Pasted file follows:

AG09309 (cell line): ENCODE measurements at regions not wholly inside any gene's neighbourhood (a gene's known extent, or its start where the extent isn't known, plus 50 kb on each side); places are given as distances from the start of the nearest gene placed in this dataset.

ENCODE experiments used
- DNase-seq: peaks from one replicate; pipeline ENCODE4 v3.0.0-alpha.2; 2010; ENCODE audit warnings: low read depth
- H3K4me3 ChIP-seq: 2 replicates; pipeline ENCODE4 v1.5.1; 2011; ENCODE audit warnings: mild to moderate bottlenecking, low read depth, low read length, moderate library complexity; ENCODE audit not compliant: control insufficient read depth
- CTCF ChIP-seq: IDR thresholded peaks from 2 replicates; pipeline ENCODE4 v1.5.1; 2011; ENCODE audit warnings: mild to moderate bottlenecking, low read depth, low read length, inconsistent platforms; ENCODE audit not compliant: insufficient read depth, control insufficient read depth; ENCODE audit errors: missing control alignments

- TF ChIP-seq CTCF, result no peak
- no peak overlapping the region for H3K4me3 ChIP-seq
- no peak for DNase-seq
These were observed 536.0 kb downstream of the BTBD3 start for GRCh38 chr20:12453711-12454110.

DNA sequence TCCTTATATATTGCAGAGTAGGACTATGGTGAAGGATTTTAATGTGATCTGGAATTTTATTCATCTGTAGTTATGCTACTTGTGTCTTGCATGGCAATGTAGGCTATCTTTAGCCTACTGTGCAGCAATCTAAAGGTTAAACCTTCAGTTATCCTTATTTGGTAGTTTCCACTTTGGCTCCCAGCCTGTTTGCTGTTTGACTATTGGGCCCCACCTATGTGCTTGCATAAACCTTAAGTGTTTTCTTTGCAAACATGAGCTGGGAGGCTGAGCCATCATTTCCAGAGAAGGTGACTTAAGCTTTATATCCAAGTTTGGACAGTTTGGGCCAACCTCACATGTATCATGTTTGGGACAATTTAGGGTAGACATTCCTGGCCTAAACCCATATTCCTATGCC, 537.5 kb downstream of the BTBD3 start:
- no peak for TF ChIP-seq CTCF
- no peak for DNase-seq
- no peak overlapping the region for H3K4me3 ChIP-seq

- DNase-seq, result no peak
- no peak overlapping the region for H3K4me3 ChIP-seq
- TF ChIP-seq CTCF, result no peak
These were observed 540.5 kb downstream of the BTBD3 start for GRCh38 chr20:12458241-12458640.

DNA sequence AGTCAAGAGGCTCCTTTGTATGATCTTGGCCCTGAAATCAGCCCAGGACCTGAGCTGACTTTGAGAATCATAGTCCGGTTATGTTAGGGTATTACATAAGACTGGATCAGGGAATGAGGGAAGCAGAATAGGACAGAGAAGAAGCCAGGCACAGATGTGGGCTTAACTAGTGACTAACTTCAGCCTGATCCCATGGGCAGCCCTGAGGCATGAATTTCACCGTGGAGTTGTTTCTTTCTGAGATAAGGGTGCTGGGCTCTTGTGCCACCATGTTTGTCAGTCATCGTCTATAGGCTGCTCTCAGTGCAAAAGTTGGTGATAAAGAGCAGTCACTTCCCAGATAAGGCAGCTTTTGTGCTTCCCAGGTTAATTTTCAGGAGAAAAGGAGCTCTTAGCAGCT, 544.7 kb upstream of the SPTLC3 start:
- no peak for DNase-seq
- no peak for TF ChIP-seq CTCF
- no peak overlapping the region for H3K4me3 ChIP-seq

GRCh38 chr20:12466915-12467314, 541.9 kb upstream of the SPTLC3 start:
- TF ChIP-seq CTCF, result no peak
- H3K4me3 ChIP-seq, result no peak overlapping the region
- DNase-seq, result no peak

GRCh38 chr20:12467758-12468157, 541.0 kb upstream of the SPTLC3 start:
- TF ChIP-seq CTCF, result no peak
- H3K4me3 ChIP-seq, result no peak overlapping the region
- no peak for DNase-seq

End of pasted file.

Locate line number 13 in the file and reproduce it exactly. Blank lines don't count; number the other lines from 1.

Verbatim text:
- no peak overlapping the region for H3K4me3 ChIP-seq